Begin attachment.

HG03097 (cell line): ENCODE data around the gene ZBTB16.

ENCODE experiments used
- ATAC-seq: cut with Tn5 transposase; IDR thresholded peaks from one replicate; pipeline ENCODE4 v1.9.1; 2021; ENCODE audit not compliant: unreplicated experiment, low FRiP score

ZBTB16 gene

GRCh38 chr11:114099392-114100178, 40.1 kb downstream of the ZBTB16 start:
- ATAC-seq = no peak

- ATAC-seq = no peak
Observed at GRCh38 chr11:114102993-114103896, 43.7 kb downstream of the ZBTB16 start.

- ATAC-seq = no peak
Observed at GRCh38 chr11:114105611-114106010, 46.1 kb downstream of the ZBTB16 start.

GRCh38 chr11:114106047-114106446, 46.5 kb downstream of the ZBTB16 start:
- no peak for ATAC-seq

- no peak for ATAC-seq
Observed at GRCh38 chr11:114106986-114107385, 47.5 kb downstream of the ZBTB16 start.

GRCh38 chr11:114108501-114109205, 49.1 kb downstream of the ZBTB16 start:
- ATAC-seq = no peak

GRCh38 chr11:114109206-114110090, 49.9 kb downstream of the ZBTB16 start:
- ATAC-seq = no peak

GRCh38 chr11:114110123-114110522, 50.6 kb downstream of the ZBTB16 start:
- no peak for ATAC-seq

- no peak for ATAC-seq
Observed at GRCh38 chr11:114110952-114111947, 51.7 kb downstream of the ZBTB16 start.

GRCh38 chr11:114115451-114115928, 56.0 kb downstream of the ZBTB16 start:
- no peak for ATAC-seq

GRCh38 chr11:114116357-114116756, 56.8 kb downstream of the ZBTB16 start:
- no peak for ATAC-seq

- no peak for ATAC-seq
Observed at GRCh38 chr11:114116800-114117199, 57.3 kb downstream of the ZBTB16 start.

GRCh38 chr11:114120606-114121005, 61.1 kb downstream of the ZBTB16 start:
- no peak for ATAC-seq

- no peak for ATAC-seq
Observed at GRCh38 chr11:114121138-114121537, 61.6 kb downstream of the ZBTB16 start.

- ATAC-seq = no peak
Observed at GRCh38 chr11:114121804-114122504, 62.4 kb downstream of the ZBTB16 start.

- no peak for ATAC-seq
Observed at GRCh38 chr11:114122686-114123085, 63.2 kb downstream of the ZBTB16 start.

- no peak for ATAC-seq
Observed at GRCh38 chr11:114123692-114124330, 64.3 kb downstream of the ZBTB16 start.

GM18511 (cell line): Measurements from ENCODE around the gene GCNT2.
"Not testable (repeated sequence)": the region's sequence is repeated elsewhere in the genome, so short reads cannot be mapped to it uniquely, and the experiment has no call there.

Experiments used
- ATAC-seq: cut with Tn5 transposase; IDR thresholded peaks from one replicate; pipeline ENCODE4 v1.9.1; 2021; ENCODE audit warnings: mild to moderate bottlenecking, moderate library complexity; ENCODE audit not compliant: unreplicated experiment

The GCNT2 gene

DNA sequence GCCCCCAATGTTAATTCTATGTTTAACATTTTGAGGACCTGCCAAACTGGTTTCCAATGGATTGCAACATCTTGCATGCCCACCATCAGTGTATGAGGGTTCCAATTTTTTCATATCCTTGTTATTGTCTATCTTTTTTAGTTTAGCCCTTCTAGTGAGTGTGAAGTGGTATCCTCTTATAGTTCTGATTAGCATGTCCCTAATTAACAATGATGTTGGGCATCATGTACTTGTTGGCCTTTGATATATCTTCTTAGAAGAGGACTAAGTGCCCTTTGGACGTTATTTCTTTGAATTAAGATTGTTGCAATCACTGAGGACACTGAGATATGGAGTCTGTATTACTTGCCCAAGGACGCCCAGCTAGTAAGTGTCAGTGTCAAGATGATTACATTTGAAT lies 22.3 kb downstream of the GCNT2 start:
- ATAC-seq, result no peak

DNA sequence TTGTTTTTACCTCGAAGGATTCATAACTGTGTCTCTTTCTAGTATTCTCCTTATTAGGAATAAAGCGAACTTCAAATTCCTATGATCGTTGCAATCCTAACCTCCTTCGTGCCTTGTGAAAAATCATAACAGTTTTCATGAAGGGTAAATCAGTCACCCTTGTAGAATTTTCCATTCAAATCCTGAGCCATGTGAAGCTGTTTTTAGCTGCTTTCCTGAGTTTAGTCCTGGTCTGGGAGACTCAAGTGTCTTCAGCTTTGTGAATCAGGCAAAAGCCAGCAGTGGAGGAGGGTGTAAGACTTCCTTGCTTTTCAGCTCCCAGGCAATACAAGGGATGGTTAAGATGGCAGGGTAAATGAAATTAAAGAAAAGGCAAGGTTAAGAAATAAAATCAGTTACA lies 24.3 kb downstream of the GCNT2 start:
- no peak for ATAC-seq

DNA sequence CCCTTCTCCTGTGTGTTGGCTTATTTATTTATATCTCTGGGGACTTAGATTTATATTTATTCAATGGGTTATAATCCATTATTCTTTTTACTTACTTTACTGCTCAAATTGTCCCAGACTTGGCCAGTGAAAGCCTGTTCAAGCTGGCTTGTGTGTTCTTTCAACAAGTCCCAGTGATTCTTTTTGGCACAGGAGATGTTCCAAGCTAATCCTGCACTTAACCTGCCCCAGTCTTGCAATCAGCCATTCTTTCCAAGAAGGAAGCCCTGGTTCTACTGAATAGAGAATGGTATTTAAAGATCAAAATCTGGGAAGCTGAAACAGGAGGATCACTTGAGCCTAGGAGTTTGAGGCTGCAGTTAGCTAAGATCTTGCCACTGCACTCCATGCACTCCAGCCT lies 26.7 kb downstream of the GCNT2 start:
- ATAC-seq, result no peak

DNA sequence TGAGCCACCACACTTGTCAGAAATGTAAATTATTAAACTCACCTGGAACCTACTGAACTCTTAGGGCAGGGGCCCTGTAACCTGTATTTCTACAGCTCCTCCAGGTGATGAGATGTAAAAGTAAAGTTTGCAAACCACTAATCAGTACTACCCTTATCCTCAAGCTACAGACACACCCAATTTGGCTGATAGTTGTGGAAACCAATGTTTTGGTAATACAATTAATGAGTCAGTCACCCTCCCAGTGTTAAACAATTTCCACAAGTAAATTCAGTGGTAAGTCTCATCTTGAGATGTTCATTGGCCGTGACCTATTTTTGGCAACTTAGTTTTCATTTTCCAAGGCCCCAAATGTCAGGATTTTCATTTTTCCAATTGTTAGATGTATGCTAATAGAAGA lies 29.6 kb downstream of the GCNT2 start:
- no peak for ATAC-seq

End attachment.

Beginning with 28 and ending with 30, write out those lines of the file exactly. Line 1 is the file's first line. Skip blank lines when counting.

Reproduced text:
Observed at GRCh38 chr11:114116800-114117199, 57.3 kb downstream of the ZBTB16 start.

GRCh38 chr11:114120606-114121005, 61.1 kb downstream of the ZBTB16 start:
- no peak for ATAC-seq